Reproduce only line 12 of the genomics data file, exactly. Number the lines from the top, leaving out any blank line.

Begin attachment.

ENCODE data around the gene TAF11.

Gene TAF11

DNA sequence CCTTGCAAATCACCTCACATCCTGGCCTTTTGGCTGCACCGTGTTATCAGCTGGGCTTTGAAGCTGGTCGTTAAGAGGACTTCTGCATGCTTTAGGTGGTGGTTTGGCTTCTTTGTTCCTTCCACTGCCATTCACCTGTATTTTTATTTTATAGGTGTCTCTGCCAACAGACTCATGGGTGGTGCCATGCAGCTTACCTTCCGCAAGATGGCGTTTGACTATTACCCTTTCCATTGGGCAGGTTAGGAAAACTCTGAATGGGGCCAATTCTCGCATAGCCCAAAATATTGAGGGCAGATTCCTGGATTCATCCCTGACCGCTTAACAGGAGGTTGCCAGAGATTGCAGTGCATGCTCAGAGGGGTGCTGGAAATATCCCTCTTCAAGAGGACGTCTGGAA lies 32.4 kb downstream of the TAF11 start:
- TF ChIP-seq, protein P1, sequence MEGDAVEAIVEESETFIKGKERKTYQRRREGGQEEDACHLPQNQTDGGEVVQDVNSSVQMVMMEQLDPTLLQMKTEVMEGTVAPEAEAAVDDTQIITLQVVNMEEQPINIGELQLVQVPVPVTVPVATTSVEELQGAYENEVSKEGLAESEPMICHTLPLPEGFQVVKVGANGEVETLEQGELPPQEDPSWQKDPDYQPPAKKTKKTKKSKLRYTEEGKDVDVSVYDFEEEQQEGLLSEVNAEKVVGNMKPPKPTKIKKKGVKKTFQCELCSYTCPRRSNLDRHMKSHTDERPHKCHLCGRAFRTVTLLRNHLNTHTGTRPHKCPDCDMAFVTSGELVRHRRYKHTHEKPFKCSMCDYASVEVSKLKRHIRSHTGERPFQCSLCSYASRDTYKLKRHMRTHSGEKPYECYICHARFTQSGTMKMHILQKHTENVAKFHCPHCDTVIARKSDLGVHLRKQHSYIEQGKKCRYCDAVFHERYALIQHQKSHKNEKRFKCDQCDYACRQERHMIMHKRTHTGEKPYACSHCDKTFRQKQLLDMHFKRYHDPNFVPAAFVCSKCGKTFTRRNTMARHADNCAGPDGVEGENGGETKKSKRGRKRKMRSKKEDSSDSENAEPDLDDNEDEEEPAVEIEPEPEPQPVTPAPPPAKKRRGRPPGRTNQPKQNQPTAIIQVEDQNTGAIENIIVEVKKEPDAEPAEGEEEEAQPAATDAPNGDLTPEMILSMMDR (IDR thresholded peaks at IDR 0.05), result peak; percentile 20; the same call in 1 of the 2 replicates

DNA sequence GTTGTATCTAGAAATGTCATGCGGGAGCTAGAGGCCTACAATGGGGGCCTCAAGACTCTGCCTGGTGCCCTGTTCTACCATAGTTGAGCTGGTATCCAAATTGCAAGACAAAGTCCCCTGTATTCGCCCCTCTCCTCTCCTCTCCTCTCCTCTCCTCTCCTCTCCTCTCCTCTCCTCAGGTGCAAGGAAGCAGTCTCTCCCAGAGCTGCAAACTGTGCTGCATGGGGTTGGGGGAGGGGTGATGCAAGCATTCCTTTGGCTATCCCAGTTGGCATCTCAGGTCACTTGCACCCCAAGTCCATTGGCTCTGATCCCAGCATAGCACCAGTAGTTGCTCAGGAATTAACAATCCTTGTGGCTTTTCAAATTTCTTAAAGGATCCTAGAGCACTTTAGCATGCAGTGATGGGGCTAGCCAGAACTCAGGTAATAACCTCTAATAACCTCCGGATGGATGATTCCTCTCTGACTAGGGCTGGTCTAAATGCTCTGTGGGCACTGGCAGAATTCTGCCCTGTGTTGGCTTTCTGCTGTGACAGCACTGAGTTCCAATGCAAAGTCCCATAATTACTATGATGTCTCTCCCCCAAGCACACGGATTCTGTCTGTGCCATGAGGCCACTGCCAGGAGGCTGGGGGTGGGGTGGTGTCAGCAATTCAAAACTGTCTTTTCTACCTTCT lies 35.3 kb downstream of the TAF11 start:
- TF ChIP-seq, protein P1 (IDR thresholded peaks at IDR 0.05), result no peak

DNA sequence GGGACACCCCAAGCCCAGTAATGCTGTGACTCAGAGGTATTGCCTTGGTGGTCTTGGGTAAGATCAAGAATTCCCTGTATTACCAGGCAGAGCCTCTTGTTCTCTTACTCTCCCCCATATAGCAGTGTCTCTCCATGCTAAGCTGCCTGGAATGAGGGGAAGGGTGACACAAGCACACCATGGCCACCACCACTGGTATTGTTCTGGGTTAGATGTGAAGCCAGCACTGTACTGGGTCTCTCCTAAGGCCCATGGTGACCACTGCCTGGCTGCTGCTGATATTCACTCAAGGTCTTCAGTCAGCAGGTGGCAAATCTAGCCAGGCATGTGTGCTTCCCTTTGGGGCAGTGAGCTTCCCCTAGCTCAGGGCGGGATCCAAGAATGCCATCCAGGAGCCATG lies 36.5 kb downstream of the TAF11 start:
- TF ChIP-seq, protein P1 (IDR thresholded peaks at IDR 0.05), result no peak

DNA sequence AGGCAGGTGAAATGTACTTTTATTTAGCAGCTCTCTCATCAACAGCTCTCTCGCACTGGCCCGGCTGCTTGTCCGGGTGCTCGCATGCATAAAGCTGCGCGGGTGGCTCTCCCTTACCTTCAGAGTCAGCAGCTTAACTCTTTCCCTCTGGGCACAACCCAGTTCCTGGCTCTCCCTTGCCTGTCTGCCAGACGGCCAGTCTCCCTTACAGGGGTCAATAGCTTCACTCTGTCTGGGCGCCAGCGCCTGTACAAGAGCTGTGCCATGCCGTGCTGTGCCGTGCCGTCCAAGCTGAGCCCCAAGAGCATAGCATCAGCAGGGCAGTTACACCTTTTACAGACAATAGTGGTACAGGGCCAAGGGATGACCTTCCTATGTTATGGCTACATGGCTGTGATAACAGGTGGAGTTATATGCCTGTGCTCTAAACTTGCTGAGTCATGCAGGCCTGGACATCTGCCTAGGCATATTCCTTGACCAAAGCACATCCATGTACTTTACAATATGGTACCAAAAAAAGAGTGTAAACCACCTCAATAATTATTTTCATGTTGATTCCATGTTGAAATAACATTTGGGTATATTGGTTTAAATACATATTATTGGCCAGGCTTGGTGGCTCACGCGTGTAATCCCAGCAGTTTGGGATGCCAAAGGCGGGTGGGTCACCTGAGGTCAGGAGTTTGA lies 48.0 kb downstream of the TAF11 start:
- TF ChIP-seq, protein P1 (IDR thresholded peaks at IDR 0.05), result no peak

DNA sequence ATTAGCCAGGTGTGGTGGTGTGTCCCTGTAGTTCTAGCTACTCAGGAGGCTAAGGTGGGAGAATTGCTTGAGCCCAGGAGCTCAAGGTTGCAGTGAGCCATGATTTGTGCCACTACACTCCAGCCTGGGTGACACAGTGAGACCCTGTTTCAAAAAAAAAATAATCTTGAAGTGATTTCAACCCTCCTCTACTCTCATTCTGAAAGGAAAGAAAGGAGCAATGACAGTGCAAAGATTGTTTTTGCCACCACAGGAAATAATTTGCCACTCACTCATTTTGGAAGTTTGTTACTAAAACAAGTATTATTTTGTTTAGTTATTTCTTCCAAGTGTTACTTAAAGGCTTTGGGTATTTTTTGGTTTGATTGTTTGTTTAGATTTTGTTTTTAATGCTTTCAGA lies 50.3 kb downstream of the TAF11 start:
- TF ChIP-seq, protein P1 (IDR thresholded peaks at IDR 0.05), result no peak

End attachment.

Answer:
- TF ChIP-seq, protein P1 (IDR thresholded peaks at IDR 0.05), result no peak